A Vet’s Advice for DIY Ferret Cages 

Dr. James R. Talbott of Belle Forest Animal Hospital says that, admittedly, it’s much easier to buy a commercial cage. 

However, if you prefer your own homemade enclosure, Talbott suggested on eHow, “If you’re going to make one, you’ll want to design it close to those types of specifications. The first thing is you want a ferret cage to be long enough to where a ferret can move around and play. The second thing you want to think about is it needs to be tall enough to where ferrets can move in a multi-level fashion as well.” 

The veterinary expert also suggests that you use a coated wire as the primary material, not only for hygienic purposes but for safety and durability as well. Your ferret should not be able to escape the enclosure by squeezing through the bars, so make sure you get the spacing correct. 

Building a DIY Ferret Cage from Scratch 

Leah Schultz’s walkthrough of a DIY ferret cage construction is impressively extensive, guiding viewers through the process of assembling an entirely homemade enclosure using: 

  • 2 boxes of six wire storage cubes 
  • Zip ties 
  • Self-adhesive tiles 
  • Garden fencing 
  • Fabric for bedding 

This design would be best used as either a cage or run since it’s both wide and multi-level. However, you won’t be able to use it long-term, as zip-ties aren’t reliable as a security measure since ferrets can chew through them easily.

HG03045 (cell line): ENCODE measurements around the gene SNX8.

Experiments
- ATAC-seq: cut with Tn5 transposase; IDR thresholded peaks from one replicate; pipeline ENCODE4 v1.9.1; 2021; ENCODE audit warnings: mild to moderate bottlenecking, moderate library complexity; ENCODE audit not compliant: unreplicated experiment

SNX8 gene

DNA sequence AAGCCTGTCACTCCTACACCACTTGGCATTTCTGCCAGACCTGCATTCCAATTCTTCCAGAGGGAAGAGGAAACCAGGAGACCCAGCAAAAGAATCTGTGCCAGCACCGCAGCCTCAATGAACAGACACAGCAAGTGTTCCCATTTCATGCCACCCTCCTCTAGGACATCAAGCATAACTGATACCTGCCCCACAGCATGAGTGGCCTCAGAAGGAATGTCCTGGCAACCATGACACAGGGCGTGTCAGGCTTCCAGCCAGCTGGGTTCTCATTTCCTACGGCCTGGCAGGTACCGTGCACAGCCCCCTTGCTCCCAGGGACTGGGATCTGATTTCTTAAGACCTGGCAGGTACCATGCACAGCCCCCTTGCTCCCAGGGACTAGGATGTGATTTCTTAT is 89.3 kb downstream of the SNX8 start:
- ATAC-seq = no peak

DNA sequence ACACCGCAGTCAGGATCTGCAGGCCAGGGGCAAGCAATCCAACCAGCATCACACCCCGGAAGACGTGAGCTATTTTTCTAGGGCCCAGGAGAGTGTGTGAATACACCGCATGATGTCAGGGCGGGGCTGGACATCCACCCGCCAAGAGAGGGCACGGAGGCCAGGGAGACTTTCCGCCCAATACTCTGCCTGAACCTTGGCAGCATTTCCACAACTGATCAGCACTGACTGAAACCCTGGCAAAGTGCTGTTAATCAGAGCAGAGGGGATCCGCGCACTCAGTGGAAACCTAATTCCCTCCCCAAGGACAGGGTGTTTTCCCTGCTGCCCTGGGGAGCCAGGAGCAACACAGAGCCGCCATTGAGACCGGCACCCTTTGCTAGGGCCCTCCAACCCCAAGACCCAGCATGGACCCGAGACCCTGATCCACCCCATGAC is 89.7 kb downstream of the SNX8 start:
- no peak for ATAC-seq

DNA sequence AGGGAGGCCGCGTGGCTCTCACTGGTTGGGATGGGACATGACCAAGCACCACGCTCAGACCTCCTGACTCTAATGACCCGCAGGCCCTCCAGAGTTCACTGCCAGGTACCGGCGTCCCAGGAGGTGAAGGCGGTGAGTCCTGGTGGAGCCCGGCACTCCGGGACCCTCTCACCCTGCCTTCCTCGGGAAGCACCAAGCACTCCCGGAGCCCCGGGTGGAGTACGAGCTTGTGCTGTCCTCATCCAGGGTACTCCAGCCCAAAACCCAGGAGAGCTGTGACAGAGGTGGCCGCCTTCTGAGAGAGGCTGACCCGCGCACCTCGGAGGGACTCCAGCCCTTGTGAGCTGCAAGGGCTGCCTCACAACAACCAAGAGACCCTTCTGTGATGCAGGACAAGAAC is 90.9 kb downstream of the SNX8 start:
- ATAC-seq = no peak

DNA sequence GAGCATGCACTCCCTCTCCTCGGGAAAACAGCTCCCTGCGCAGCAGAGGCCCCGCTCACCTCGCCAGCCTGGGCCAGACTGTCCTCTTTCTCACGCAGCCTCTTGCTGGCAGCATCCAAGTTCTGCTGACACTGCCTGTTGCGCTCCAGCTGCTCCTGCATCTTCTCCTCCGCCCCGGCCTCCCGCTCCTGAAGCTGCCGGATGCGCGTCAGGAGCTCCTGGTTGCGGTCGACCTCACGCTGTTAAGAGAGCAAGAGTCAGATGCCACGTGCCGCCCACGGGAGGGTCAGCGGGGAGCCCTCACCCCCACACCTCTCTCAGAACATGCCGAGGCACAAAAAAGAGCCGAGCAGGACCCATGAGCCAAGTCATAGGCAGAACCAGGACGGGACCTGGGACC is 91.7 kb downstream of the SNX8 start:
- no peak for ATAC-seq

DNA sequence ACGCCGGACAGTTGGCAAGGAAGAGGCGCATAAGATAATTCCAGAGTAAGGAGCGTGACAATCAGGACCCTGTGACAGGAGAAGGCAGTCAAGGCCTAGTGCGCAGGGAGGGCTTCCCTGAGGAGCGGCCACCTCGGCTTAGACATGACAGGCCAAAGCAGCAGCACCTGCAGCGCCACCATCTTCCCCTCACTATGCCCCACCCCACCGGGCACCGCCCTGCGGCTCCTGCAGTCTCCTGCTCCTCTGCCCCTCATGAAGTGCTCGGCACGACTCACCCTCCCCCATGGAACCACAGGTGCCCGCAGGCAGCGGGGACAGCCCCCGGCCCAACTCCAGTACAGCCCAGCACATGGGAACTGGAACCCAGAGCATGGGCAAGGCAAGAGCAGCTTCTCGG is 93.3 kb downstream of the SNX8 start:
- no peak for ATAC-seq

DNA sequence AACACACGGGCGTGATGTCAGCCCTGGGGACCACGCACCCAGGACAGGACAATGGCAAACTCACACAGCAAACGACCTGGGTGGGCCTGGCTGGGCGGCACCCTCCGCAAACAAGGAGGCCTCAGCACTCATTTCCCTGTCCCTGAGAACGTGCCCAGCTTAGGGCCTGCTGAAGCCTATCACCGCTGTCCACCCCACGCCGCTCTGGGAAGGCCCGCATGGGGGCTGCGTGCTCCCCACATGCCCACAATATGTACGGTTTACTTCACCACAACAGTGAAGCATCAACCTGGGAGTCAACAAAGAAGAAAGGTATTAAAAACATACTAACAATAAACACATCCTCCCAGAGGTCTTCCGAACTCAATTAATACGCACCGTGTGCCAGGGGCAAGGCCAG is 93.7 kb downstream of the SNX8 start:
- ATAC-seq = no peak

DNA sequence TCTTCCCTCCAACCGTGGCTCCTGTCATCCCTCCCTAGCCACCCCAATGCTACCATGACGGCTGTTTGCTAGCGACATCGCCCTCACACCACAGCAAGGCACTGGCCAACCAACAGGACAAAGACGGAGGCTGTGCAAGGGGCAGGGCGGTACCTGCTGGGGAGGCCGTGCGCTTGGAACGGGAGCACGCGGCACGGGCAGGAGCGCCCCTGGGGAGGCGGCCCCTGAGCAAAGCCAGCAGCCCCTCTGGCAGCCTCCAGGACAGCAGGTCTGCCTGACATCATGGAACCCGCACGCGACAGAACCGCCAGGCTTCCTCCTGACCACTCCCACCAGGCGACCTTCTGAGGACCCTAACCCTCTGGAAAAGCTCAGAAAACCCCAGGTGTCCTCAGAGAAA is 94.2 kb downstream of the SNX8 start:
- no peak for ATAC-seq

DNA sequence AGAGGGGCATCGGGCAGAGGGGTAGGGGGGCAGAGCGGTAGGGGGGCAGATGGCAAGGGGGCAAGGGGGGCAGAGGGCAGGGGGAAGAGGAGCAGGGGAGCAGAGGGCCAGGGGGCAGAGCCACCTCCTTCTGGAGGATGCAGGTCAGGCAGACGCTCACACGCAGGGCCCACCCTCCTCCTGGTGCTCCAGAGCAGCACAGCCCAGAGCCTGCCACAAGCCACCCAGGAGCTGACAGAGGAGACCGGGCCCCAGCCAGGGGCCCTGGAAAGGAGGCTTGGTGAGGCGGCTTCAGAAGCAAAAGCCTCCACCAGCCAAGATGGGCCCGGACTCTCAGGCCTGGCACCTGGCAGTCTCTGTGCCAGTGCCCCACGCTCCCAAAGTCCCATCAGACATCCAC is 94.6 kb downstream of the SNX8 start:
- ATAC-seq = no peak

You’ll arrange the panels in a 2 L x 3 W x 3 H design and incorporate one ramp (not too steep!) for moving between the platforms. 

It’s a simple, functional design; however, there’s one problem: It requires fabric flooring for every platform, since the wire storage cubes used in this project aren’t good for ferret feet. This means you won’t be able to compartmentalize the cage effectively, raising the risk of food and waste messes in the fabric. 

A woman prepares to build a homemade ferret cage outside her garage.
A woman prepares to build a homemade ferret cage outside her garage.

Critical factors to consider when building a ferret home 

Making your own ferret home is a tricky business. There are a lot of parts to keep track of, and numerous safety and health concerns to work around. 

Mass-manufactured cages sure make it look easy! 

No matter what design you have in mind, the age or size of your ferret, or anything in-between, the most important things you’ll need to think about when putting together your own ferret cage are as follows: 

    • Enclosure cover: No matter how much you trust your ferret, you will always need to incorporate a secure lid onto its enclosure, whether it’s an outdoor run or an indoor cage. Most importantly, the lid needs to be strong enough to withstand escapes and predator break-ins. Additionally, you might want to use mesh for the lid for breathability. 
  • Note: Ventilation is critical to consider in the design of your ferret cage. You don’t want too much ammonia building up in the enclosure, as it can make your ferret seriously sick.